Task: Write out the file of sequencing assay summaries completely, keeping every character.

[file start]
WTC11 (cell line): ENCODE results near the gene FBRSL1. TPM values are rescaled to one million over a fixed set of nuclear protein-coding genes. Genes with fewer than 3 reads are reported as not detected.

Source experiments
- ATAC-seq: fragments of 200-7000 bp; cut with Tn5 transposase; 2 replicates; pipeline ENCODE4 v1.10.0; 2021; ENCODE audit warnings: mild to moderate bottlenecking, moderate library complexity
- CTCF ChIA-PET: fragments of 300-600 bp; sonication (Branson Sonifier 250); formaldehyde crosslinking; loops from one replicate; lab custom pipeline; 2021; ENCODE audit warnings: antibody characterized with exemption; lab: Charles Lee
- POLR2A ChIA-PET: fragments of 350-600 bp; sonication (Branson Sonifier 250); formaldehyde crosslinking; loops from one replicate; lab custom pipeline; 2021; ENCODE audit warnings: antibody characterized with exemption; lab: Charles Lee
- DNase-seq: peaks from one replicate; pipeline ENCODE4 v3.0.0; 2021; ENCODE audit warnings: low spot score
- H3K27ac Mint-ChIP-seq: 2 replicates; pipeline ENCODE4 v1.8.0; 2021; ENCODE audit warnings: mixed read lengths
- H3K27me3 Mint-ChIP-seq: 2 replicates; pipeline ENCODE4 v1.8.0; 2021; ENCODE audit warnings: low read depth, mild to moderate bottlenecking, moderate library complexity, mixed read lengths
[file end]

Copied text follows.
WTC11 (cell line): ENCODE results near the gene FBRSL1. TPM values are rescaled to one million over a fixed set of nuclear protein-coding genes. Genes with fewer than 3 reads are reported as not detected.

Source experiments
- ATAC-seq: fragments of 200-7000 bp; cut with Tn5 transposase; 2 replicates; pipeline ENCODE4 v1.10.0; 2021; ENCODE audit warnings: mild to moderate bottlenecking, moderate library complexity
- CTCF ChIA-PET: fragments of 300-600 bp; sonication (Branson Sonifier 250); formaldehyde crosslinking; loops from one replicate; lab custom pipeline; 2021; ENCODE audit warnings: antibody characterized with exemption; lab: Charles Lee
- POLR2A ChIA-PET: fragments of 350-600 bp; sonication (Branson Sonifier 250); formaldehyde crosslinking; loops from one replicate; lab custom pipeline; 2021; ENCODE audit warnings: antibody characterized with exemption; lab: Charles Lee
- DNase-seq: peaks from one replicate; pipeline ENCODE4 v3.0.0; 2021; ENCODE audit warnings: low spot score
- H3K27ac Mint-ChIP-seq: 2 replicates; pipeline ENCODE4 v1.8.0; 2021; ENCODE audit warnings: mixed read lengths
- H3K27me3 Mint-ChIP-seq: 2 replicates; pipeline ENCODE4 v1.8.0; 2021; ENCODE audit warnings: low read depth, mild to moderate bottlenecking, moderate library complexity, mixed read lengths